There were four films at the 2013 Toronto film festival that, in my view, most consistently and artistically spoke to the complexity and harshness of our present global situation or at least the conditions of wide layers of the population, and, in a number of cases, the anger those are generating. I would like to review them briefly.
Some of the most penetrating and disturbing films in recent years have been made by Palestinian and Israeli writers and directors. The tragedies and tragic ironies of the conflicts there have not been lost on a section of the artists. While the North American media excludes and suppresses any criticism of the Zionist state’s policies and operations, Israeli filmmakers have produced a number of painfully honest films (The Inner Tour, Waltz with Bashir, The Gatekeepers, The Law in These Parts and others).
One of the most intense and urgent films screened at the recent Toronto film festival was Omar, from Palestinian director Hany Abu-Assad (see accompanying interview). We have commented on two of his previous films, Rana’s Wedding (2002) and Paradise Now (2005, nominated for an Academy Award as Best Foreign Language film in 2006 and winner of Best Foreign Language Film at the 2006 Golden Globes Awards).
Abu-Assad is one of the more talented and forthright filmmakers currently working anywhere in the world, and it is a sad commentary on the state of cultural life that he declares himself “so depressed” about the artistic state of things.
Omar of the title is a young baker (Adam Bakri) who, in the film’s early sequences, undergoes the travails and humiliations that are part of everyday life for Palestinians under Israeli occupation. He is obliged to climb the Israeli-built “Isolation Wall” that often divides Palestinian communities to see the girl he loves, Nadia (Leem Lubany), who works in a textile factory. At an Israeli checkpoint he is made to stand on a small rock for hours, and when he finally explodes, the soldiers beat him and make him stand on the same rock on one foot.
Omar, Nadia’s protective brother Tarek (Eyad Hourani) and Amjad (Samer Bisharat) are friends and comrades. They also amuse themselves, sometimes with impressions, including one of Marlon Brando! Their decision to shoot an Israeli soldier sets off a complicated sequence of events. Omar pays the biggest price, since he’s captured by the Israelis, tortured and detained.
The young man enters into a certain relationship with the Israeli authorities, who threaten to keep him locked up for decades. He doesn’t become a collaborator, but that suspicion poisons his relations with Nadia and his friends, one of whom, Amjad, takes advantage of the situation to pursue his own relationship with Nadia.
Meanwhile, the Israelis continue to apply pressure on Omar. The agent in charge of him, Rami (Waleed F. Zuaiter), makes clear that the intelligence service will never leave him alone. Omar takes the only course of action he sees open to him.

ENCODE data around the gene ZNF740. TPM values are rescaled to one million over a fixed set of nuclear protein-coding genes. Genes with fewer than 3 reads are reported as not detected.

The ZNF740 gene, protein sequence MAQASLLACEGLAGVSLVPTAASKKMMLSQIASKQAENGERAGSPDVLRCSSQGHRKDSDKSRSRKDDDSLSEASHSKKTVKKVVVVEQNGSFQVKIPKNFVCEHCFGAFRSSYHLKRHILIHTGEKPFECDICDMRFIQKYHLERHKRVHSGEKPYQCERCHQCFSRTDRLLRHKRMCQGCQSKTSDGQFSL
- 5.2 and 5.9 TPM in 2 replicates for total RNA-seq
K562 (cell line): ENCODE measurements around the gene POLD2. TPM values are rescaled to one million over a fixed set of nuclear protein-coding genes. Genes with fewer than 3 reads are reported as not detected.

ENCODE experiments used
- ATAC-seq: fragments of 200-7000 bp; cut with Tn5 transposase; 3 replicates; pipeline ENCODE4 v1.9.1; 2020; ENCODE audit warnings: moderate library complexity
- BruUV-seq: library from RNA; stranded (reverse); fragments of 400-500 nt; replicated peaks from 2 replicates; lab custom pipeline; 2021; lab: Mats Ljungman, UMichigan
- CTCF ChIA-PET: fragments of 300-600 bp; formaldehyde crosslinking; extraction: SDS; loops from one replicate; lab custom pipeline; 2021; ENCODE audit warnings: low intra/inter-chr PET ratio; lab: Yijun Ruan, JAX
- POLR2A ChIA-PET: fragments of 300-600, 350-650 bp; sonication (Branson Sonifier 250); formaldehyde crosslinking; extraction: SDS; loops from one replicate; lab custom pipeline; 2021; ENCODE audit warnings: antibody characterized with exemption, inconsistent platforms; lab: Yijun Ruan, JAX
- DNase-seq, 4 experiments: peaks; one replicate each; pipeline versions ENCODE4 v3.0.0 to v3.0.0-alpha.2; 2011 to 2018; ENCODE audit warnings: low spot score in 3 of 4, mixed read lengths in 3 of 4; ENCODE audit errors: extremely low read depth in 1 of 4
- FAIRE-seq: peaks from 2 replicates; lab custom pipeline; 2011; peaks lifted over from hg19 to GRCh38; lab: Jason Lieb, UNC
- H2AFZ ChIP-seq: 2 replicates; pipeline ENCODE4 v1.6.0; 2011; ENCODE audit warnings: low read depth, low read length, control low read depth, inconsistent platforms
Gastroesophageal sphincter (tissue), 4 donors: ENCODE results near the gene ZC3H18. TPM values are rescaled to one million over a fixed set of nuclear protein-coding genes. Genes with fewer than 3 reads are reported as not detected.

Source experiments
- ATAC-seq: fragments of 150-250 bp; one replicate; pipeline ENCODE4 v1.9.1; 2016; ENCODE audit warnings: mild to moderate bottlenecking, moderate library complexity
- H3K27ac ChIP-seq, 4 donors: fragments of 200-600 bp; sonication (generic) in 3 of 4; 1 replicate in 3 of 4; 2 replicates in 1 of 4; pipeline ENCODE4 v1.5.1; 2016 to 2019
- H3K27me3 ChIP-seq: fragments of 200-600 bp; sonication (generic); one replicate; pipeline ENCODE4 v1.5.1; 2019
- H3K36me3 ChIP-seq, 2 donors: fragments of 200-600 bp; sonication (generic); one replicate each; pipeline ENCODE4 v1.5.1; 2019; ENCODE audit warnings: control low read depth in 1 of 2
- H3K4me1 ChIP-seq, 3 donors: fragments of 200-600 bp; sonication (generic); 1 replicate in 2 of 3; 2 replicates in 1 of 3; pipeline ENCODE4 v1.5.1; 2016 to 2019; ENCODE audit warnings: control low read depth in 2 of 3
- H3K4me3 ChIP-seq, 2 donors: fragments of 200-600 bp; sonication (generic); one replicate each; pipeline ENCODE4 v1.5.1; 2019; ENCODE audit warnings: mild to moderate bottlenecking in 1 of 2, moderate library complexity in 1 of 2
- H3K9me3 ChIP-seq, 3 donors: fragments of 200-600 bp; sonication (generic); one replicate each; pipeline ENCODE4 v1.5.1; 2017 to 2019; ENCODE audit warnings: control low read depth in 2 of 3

Shot in Israel and the West Bank (Nazareth, Bisan and Nablus) over the course of eight weeks, Abu-Assad’s film bears all the hallmarks of truth. It is tense, honest, beautifully acted. The scenes of Omar being chased through streets and houses and over rooftops is both exciting and frightening. His affection for Nadia and hers for him are convincing. The first time Lubany smiles her gap-toothed smile we are with him.
The film points to the nearly impossible personal and social conditions for the Palestinians under Israeli rule. As the director explained in our conversation, under the intense pressures friendships and relationships can change, deteriorate and turn into their opposite. Omar brings to life the tragic situation in intimate, concrete detail.
Whether it intends to or not, the film also demonstrates the utter blind alley of individual terrorism and Palestinian bourgeois-national politics, even of the most radical sort. This is a murky world, where no one can trust anyone else, where today’s comrade might be beaten and tortured (or bribed) into collaborating tomorrow, where innumerable agents provocateurs posing as demagogues operate, where factions and rivalries thrive, often without principled differences. Only the Zionist authorities benefit from this rabbit warren of groupings and fiefdoms.
Abu-Assad is a thoughtful and sensitive artist. He is unusual. In his director’s notes, as in our interview, he stressed the importance to him of trust, which he described as the “superior mirage of the human experience and it is what gives human beings such complex emotions. My desire to unravel the complexities of human emotion is endless and indestructible.”
He continues: “I will never make a film that either solely condemns or defends human beings; I leave that to the courts of justice around the world. The human side of freedom fighters is what intrigues me and, actually, it’s the human side of any character that intrigues me, as often what makes us human is also our tragic flaw. … My job as a filmmaker is to be intrigued by this phenomenon and also to show it in the most honest way, a way that is grey, not black and white.”